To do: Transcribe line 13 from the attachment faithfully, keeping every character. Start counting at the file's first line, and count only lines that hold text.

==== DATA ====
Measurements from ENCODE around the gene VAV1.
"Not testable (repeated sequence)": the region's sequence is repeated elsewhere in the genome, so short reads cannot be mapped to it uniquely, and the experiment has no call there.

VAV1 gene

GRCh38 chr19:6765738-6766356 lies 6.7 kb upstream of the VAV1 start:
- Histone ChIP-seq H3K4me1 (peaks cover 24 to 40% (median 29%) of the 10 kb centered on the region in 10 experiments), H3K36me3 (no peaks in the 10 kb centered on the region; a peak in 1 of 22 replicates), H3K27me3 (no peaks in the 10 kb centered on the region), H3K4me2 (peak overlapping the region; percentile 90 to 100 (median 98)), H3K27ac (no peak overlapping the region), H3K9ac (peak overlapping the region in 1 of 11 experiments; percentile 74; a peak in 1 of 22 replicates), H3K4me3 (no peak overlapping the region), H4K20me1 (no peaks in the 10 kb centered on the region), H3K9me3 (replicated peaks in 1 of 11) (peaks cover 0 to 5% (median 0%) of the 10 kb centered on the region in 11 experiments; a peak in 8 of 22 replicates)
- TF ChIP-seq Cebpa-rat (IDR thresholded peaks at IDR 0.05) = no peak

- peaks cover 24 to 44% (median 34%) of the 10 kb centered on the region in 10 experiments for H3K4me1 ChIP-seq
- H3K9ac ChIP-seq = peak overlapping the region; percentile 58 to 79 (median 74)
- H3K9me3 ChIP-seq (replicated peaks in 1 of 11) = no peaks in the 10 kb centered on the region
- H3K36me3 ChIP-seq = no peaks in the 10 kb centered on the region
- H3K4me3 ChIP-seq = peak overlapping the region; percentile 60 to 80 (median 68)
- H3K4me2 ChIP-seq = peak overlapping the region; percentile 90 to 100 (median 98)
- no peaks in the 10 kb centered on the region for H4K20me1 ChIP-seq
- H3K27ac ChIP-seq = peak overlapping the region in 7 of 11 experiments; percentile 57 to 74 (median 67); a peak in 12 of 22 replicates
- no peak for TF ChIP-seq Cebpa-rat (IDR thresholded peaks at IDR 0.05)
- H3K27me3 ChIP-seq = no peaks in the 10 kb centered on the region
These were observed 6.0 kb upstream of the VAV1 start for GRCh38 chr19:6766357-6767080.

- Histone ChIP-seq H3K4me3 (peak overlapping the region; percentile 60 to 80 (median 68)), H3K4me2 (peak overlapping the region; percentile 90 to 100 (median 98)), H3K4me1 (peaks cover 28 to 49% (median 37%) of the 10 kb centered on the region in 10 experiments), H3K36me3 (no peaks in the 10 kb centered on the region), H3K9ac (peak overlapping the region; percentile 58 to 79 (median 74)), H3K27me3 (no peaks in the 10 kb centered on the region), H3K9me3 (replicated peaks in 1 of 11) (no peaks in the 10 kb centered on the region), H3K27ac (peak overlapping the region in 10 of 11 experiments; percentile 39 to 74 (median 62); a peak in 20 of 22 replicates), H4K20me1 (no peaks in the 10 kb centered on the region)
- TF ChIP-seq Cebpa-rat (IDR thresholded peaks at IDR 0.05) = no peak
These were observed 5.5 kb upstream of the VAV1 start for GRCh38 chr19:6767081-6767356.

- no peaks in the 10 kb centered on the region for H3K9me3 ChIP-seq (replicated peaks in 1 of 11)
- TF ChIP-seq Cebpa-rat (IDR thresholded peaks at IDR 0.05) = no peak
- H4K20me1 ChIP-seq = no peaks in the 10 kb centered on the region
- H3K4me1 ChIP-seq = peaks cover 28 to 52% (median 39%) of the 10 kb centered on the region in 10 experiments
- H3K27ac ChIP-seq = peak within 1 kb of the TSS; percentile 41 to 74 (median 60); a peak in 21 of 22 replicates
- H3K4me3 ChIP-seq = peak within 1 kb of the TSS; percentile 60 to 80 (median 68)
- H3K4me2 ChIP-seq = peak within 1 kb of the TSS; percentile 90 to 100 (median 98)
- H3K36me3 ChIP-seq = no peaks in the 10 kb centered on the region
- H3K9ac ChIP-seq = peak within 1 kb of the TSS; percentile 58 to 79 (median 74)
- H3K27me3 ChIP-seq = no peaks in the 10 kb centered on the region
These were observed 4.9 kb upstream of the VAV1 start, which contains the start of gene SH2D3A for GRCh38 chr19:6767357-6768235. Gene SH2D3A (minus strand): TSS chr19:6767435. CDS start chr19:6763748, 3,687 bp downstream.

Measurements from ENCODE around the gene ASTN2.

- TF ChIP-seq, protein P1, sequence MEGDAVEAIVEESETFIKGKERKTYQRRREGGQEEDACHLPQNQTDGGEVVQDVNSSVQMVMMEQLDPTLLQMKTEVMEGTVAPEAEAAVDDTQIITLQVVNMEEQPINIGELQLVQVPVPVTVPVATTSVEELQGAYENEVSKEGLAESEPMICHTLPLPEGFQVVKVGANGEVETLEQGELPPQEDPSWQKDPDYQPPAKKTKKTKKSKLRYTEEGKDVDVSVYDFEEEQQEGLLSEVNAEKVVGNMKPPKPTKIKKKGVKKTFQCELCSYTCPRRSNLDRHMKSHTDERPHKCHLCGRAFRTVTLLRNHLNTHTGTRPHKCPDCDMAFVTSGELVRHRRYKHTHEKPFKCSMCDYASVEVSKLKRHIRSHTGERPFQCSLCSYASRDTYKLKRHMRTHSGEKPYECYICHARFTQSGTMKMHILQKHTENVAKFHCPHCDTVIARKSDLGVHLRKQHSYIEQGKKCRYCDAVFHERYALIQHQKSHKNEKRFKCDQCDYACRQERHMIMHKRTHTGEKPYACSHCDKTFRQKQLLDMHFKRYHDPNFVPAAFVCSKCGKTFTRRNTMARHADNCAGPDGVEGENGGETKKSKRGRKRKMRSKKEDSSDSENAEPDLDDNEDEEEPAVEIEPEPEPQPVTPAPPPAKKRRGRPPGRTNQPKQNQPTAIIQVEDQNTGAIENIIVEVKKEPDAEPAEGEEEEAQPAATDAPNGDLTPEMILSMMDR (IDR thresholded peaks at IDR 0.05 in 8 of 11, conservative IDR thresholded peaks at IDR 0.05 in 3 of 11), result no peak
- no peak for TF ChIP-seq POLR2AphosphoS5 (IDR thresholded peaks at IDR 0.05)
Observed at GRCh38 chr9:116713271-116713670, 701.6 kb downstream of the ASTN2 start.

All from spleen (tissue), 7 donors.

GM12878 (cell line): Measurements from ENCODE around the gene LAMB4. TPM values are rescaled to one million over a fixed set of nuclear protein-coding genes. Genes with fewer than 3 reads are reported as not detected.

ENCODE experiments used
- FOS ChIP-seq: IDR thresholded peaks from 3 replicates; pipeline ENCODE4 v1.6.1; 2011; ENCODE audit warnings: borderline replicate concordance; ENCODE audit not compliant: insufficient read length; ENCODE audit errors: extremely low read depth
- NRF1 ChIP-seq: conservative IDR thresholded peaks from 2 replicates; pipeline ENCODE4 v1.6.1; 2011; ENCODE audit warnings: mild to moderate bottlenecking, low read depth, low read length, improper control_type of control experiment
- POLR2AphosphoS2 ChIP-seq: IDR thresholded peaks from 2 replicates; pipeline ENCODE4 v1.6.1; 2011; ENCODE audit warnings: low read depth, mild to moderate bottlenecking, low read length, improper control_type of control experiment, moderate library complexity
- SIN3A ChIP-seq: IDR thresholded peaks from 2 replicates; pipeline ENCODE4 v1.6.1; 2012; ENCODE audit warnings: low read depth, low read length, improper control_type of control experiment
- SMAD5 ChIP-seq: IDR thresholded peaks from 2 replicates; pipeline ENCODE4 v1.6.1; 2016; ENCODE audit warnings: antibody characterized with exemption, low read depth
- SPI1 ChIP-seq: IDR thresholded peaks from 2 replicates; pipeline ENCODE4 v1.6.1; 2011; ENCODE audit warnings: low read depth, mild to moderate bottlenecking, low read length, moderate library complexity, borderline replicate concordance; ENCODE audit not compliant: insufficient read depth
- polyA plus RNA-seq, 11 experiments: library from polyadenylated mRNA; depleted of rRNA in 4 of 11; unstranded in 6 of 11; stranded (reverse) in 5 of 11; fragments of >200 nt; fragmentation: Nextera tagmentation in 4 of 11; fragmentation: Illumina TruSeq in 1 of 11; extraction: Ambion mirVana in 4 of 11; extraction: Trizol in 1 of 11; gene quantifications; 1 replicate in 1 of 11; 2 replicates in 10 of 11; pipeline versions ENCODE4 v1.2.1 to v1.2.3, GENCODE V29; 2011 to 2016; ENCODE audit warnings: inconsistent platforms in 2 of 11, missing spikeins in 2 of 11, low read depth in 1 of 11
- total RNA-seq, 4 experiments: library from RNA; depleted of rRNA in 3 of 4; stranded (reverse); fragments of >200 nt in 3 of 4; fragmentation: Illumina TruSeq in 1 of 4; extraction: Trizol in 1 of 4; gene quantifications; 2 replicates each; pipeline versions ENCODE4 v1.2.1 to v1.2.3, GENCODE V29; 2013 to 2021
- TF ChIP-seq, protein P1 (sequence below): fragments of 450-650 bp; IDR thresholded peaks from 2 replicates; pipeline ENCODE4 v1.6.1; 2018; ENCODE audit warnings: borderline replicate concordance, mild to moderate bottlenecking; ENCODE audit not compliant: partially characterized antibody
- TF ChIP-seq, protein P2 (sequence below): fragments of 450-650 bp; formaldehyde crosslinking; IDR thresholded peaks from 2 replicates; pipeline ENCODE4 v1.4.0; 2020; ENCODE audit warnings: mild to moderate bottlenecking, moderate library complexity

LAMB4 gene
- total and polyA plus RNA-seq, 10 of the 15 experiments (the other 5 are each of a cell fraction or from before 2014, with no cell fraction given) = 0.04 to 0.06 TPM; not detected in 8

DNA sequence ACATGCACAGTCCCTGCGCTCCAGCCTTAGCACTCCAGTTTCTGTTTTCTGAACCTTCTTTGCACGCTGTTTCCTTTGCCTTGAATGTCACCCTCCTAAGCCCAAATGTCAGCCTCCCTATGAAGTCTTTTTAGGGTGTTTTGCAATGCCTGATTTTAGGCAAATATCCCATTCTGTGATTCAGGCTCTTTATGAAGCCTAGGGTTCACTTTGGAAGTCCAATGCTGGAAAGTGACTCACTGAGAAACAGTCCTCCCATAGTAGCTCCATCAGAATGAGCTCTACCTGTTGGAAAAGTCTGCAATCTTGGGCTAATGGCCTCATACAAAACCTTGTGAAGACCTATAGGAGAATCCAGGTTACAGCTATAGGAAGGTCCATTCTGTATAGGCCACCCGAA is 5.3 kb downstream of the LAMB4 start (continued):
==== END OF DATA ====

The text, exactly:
- no peaks in the 10 kb centered on the region for H4K20me1 ChIP-seq